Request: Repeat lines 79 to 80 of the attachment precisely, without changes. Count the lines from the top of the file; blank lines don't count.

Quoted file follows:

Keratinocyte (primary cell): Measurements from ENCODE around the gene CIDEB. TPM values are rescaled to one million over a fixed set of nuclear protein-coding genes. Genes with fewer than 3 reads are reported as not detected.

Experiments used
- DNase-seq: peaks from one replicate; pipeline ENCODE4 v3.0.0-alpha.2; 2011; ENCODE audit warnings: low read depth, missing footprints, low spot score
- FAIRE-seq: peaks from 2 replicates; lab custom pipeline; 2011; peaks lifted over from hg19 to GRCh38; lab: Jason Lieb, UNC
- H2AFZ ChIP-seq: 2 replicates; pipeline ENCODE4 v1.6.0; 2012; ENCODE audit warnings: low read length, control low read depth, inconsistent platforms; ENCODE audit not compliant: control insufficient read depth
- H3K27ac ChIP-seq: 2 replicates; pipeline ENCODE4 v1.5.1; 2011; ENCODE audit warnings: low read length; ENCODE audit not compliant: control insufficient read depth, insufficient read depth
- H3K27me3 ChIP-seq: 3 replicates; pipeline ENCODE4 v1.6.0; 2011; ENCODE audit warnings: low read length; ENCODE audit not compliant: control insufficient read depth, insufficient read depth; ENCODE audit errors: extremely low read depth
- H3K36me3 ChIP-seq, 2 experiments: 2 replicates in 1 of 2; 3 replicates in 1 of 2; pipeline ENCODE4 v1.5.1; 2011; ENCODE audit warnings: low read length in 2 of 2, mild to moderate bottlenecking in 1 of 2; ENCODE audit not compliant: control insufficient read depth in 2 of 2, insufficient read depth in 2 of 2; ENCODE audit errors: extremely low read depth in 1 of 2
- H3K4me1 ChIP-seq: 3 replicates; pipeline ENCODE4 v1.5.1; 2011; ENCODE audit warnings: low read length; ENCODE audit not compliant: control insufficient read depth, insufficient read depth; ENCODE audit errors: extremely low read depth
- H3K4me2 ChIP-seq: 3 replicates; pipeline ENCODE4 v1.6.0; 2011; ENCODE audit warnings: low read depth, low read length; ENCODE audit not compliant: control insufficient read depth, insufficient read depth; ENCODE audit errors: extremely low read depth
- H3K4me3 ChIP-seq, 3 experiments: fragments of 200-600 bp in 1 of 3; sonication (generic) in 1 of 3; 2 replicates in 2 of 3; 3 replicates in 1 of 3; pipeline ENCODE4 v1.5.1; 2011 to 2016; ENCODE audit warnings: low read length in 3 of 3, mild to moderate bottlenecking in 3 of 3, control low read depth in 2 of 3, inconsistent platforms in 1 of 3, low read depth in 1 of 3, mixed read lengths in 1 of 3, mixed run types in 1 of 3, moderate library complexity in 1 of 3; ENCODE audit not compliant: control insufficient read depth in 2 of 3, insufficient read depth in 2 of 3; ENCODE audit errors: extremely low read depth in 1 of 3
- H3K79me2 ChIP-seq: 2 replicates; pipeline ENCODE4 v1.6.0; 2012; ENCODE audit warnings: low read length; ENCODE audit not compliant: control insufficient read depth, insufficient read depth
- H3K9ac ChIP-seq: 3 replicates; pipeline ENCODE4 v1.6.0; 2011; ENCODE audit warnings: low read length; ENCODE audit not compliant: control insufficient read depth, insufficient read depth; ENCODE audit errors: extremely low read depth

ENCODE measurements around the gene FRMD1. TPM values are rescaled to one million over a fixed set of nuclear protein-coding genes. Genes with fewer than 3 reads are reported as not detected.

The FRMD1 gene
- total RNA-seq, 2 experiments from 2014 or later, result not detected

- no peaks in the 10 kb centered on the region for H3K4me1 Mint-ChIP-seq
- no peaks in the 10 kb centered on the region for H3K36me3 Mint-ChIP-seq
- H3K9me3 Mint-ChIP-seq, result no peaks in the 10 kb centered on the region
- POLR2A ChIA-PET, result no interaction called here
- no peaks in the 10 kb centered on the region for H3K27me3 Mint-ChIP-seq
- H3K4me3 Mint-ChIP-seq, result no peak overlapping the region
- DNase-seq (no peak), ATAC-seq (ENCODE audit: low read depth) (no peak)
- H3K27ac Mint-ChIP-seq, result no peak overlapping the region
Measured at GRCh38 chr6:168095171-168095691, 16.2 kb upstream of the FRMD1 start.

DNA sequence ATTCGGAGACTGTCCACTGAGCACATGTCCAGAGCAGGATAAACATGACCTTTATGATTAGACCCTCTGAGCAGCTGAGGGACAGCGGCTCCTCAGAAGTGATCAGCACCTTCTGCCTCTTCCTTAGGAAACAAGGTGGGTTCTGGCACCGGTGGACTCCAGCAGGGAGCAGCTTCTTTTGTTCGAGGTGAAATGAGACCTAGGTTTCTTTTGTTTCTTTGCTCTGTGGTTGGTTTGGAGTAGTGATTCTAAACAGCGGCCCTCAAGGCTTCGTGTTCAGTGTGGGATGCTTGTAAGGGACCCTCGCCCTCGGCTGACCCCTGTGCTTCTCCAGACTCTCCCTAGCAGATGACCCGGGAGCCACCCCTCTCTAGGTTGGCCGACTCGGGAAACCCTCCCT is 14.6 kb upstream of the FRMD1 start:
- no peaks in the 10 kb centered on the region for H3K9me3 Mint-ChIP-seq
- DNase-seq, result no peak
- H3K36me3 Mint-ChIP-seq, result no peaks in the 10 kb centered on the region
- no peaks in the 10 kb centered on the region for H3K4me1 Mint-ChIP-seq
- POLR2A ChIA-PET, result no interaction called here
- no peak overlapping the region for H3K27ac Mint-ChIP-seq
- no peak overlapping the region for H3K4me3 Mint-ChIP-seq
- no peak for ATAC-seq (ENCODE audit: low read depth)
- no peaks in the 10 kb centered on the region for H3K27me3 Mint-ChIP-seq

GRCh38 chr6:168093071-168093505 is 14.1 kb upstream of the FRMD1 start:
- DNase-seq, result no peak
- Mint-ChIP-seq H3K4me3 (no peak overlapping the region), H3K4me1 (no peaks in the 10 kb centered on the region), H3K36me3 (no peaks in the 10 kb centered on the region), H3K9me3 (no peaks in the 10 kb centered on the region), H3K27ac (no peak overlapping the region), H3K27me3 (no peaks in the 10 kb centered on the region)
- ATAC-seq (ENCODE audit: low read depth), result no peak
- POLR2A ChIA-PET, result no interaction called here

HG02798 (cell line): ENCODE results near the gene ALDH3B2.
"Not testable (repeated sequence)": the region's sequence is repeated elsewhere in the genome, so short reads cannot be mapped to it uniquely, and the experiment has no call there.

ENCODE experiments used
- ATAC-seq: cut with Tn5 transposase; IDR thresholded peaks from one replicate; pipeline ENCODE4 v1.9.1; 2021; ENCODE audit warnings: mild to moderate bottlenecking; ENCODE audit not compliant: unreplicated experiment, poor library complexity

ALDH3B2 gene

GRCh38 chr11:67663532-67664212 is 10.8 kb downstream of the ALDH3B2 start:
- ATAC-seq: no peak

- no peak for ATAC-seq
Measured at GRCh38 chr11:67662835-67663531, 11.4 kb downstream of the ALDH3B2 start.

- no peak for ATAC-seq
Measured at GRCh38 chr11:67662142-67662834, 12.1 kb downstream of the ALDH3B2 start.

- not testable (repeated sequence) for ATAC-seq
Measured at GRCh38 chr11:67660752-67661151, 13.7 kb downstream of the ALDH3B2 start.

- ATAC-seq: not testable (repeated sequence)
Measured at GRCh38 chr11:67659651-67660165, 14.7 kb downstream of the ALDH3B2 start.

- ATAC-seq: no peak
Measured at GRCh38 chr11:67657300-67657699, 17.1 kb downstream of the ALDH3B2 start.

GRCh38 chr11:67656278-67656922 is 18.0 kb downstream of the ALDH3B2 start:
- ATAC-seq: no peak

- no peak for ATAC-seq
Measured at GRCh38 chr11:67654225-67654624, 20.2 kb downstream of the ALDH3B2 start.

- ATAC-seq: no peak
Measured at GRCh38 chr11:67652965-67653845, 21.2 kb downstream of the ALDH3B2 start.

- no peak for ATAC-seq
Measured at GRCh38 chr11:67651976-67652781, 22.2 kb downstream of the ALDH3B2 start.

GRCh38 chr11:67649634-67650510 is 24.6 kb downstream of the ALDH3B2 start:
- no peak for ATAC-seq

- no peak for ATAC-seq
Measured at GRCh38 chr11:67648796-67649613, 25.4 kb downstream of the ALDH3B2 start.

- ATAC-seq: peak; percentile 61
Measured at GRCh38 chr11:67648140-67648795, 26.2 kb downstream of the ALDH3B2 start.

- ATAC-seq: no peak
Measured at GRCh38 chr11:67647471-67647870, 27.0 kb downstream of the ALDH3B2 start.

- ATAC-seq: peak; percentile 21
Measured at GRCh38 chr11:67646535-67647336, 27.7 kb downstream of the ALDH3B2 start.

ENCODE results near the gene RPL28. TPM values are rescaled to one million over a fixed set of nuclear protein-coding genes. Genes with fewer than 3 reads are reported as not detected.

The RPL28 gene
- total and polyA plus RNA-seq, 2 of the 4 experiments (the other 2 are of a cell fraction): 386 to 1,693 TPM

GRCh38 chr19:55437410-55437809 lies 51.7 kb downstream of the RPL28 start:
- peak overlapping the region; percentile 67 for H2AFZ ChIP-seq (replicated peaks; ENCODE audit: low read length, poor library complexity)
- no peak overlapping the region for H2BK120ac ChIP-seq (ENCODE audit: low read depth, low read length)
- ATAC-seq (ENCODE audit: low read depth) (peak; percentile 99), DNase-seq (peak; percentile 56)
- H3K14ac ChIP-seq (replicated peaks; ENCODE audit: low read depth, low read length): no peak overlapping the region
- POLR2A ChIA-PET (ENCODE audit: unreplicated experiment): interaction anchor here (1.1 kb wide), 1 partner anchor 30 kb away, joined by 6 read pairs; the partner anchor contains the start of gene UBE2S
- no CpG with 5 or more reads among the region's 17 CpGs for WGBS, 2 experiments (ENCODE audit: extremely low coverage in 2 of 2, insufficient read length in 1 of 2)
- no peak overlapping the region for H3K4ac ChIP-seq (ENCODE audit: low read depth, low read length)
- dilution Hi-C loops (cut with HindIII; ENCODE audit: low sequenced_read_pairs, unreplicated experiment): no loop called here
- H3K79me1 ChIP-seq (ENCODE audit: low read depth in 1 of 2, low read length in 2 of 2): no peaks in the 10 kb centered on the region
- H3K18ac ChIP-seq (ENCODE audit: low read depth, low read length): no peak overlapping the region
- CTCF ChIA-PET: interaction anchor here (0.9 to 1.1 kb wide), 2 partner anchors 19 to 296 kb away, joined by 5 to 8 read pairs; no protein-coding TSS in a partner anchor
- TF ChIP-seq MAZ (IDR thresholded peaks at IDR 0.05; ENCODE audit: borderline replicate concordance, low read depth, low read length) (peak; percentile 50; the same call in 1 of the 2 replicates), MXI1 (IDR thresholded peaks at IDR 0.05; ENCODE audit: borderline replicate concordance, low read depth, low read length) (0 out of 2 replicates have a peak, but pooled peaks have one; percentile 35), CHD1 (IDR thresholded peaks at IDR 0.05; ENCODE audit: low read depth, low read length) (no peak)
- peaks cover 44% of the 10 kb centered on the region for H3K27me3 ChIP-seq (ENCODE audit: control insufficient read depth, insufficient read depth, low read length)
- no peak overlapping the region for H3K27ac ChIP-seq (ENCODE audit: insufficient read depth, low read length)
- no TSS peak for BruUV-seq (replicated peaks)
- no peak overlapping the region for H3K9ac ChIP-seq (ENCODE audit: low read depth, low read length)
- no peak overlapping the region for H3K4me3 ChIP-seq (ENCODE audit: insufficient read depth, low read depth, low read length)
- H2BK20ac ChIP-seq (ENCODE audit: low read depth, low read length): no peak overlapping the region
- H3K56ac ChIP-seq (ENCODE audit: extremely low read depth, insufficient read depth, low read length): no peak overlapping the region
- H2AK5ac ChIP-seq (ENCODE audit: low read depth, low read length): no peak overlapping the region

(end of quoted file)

GRCh38 chr19:55437410-55437809 lies 51.7 kb downstream of the RPL28 start:
- peak overlapping the region; percentile 67 for H2AFZ ChIP-seq (replicated peaks; ENCODE audit: low read length, poor library complexity)